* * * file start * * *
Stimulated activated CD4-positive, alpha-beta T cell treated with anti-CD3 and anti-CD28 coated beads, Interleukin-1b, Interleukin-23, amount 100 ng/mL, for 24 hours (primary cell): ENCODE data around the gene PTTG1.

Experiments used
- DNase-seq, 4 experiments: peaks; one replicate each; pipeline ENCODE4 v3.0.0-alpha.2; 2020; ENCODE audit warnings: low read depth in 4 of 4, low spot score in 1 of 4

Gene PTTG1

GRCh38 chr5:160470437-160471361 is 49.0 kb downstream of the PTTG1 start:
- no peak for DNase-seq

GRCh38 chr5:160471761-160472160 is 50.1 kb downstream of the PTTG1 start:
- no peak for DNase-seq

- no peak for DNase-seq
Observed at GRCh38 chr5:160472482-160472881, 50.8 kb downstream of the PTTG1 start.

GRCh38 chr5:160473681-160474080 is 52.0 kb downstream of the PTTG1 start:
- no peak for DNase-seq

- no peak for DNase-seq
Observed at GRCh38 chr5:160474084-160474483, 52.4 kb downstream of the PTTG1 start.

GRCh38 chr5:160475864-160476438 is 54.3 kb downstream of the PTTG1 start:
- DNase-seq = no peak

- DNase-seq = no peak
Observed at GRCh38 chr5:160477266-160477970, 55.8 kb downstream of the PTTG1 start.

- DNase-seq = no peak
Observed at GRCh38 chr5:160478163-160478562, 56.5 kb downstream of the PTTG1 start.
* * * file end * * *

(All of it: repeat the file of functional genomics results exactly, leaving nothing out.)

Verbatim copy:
Stimulated activated CD4-positive, alpha-beta T cell treated with anti-CD3 and anti-CD28 coated beads, Interleukin-1b, Interleukin-23, amount 100 ng/mL, for 24 hours (primary cell): ENCODE data around the gene PTTG1.

Experiments used
- DNase-seq, 4 experiments: peaks; one replicate each; pipeline ENCODE4 v3.0.0-alpha.2; 2020; ENCODE audit warnings: low read depth in 4 of 4, low spot score in 1 of 4

Gene PTTG1

GRCh38 chr5:160470437-160471361 is 49.0 kb downstream of the PTTG1 start:
- no peak for DNase-seq

GRCh38 chr5:160471761-160472160 is 50.1 kb downstream of the PTTG1 start:
- no peak for DNase-seq

- no peak for DNase-seq
Observed at GRCh38 chr5:160472482-160472881, 50.8 kb downstream of the PTTG1 start.

GRCh38 chr5:160473681-160474080 is 52.0 kb downstream of the PTTG1 start:
- no peak for DNase-seq

- no peak for DNase-seq
Observed at GRCh38 chr5:160474084-160474483, 52.4 kb downstream of the PTTG1 start.

GRCh38 chr5:160475864-160476438 is 54.3 kb downstream of the PTTG1 start:
- DNase-seq = no peak

- DNase-seq = no peak
Observed at GRCh38 chr5:160477266-160477970, 55.8 kb downstream of the PTTG1 start.

- DNase-seq = no peak
Observed at GRCh38 chr5:160478163-160478562, 56.5 kb downstream of the PTTG1 start.